AHON_ch06_S4 - Epiphany Catholic School

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Chapter
6 Section 4
Objectives
• Find out how the Americans won the final battle
of the Revolution.
• Learn the terms of the peace treaty with
England.
• Explore the reasons that the Americans were
victorious.
• Examine the effects of the American Revolution.
Winning Independence
Chapter
6 Section 4
Terms and People
• Charles Cornwallis – British commander who
surrendered to Washington at Yorktown
• guerrilla – fighter who works in a small band to
make hit-and-run attacks
• Francis Marion – American leader who used
guerrilla tactics against the British
Winning Independence
Chapter
6 Section 4
Terms and People (continued)
• Nathanael Greene – American general who
commanded the Continental army in the South
• traitor – person who turns against one side in a
conflict to help the other side
Winning Independence
Chapter
6 Section 4
How did the Americans win the war
and make peace?
Armed with a new battle plan, the British
were determined to finally end the
rebellion.
For a time, it seemed they might succeed.
But the Americans fought on, still believing
in victory.
Winning Independence
Chapter
6 Section 4
After losing New England, the British tried to
win the war by capturing the South, then
marching north.
Charles Cornwallis,
the British commander,
seemed unstoppable as
he swept through
Georgia and into the
Carolinas.
North Carolina
Charles Towne,
South Carolina
Savannah,
Georgia
Winning Independence
Chapter
6 Section 4
American Francis Marion, called the Swamp Fox, used
hit-and-run guerrilla tactics to slow the British.
Winning Independence
Chapter
6 Section 4
But the British kept pushing on, battle after battle.
Helping the British was the American traitor Benedict
Arnold.
Benedict
Arnold
• had fought bravely for the Patriots
Patriot
• led Loyalist raids in Virginia
• plotted to give West Point to the British
Winning Independence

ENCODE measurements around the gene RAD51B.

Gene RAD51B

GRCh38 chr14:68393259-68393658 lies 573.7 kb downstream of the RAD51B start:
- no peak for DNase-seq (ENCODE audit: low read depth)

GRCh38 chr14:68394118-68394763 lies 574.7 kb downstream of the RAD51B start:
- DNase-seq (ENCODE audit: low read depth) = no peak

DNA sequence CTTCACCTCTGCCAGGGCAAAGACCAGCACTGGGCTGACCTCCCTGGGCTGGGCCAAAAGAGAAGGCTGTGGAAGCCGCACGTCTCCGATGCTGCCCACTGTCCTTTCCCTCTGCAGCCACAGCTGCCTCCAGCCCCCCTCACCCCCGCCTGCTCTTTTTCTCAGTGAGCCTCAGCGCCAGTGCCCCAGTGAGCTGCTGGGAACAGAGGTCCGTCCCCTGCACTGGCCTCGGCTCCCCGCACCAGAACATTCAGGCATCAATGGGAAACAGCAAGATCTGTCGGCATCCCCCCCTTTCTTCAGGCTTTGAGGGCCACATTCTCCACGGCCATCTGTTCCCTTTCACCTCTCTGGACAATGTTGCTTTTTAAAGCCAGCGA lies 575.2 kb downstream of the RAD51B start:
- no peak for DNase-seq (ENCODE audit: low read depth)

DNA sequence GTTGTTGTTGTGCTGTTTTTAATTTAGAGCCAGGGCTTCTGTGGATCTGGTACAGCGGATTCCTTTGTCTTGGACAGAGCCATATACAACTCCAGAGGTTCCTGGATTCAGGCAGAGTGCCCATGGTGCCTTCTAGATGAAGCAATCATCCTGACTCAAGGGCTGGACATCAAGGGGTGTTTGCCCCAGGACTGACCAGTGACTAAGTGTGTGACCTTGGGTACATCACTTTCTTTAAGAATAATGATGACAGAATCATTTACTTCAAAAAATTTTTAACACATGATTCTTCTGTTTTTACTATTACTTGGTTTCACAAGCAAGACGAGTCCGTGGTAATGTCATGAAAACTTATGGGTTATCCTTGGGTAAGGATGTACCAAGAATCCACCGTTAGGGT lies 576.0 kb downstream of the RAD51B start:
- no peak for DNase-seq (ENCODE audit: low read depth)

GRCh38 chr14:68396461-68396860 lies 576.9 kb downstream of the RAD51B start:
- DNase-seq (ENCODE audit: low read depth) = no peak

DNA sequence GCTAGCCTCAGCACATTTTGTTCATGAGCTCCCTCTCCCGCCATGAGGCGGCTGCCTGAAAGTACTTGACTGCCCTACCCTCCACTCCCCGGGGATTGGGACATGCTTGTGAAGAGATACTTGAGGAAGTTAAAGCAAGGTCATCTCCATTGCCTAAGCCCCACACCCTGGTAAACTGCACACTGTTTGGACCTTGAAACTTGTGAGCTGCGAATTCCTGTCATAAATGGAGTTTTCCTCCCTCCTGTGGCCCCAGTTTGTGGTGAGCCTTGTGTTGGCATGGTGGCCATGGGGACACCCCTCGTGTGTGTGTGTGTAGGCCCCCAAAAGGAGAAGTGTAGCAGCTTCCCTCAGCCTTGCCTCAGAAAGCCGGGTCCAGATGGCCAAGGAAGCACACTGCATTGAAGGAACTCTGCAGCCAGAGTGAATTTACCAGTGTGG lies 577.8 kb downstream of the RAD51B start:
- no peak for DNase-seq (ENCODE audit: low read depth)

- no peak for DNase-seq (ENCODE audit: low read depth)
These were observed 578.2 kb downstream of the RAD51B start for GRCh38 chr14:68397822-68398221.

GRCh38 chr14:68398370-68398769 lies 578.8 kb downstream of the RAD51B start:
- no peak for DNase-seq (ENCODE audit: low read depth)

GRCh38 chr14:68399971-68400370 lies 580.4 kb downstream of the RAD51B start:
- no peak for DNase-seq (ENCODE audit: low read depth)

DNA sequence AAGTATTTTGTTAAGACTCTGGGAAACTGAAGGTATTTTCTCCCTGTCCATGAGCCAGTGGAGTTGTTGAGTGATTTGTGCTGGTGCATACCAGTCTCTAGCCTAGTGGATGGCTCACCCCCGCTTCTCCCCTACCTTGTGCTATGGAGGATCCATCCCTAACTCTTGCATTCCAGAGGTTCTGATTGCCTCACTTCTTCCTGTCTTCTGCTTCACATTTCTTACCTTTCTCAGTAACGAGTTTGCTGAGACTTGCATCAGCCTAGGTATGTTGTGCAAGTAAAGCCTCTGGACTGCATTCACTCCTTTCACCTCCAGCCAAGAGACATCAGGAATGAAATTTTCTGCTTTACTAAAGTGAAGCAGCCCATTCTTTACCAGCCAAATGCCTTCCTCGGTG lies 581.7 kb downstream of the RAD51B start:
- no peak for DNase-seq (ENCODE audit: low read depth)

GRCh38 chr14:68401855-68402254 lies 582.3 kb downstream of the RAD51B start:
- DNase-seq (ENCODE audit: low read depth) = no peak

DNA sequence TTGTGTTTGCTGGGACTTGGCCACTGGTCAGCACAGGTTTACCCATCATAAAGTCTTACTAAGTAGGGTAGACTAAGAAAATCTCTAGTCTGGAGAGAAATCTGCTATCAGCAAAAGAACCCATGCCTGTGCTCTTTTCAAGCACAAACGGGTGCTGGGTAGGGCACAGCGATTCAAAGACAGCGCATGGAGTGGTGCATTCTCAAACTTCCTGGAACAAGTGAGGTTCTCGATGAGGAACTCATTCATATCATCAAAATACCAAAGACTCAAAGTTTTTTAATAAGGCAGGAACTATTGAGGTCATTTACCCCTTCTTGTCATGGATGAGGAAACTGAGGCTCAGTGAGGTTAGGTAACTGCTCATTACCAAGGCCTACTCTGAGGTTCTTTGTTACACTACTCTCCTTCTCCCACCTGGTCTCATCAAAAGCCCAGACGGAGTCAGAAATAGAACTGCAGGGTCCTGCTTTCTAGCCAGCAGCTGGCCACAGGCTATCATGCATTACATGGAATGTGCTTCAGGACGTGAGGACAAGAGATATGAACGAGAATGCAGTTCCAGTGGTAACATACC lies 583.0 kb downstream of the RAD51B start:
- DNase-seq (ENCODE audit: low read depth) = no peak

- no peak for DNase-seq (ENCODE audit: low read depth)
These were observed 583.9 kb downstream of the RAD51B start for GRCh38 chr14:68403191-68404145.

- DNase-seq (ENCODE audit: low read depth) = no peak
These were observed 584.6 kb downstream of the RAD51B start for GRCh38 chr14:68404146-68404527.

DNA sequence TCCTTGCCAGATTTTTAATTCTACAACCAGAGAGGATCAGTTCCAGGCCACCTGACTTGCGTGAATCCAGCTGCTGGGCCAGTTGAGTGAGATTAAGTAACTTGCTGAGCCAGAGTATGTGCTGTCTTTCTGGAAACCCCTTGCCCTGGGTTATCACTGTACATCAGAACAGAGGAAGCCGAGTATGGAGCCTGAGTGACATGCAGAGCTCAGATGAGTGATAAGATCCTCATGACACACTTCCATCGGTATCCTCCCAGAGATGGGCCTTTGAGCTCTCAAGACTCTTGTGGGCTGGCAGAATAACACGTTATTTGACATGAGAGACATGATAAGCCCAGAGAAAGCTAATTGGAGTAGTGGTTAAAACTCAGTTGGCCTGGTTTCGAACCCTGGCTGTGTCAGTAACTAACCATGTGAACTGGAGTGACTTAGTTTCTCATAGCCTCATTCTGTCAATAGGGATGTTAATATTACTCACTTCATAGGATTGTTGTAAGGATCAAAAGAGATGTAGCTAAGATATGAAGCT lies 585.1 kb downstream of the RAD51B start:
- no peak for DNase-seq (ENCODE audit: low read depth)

Chapter
6 Section 4
Finally, American forces rallied at two key battles
in South Carolina.
Kings
Mountain
Cowpens
Frontier fighters defeated
British and Loyalist troops
atop Kings Mountain
Nathanael Greene split his
army in two; the western
force under Daniel Morgan
defeated British fighters
Winning Independence
Chapter
6 Section 4
The War in the South, 1778–1781
Weakened, Cornwallis
continued the march
north, into Virginia.
At the same time,
Washington rushed to
Virginia with American
and French troops.
Winning Independence
Chapter
6 Section 4
At Yorktown, Cornwallis moved his main
army onto the peninsula.
He believed that the British naval fleet could
reinforce his position there.
But Cornwallis soon realized that he was trapped.
Winning Independence
Chapter
6 Section 4
American and French
troops arrived, blocking
an escape by land.
The French fleet also
arrived, blocking an
escape by sea.
On October 19, 1781,
Cornwallis
surrendered.
Winning Independence
Chapter
6 Section 4
The long war for independence was finally
over. Now, it was time to make peace.
Peace talks between the two sides were held in
Paris, France.
American
delegation
Benjamin
Franklin
Paris,
France
John Adams
Winning Independence
British
delegation
Chapter
6 Section 4
The talks resulted in the Treaty of Paris. The
treaty was approved by Congress in April 1783.
Treaty of Paris
• Britain recognized
American independence.
• Both sides agreed to
new U.S. boundaries.
Winning Independence
Chapter
6 Section 4
North America in 1783
The boundaries of the
new nation were:
• Canada on the north
• the Mississippi River
on the west
• Florida on the south
Florida was returned to
Spain.
Winning Independence
Chapter
6 Section 4
For many, it seemed the impossible had
happened. How had the Americans defeated
one of the most powerful nations in the
world?
advantage of fighting on home ground
patriotic spirit
skilled leadership
help from abroad
Winning Independence
Chapter
6 Section 4
The immediate effect of the Revolution was
to create a new nation—the United States of
America.
The nation was
made up of thirteen
independent states,
linked by custom
and history.
Winning Independence
Chapter
6 Section 4
The long-term effects of the Revolution, however,
continue today.
American
Revolution
• The ideals of equality and liberty continue
to gain broader meaning.
• The Revolution has inspired independence
movements around the world.
Winning Independence
Chapter
6 Section 4
Section Review
QuickTake Quiz
Winning Independence
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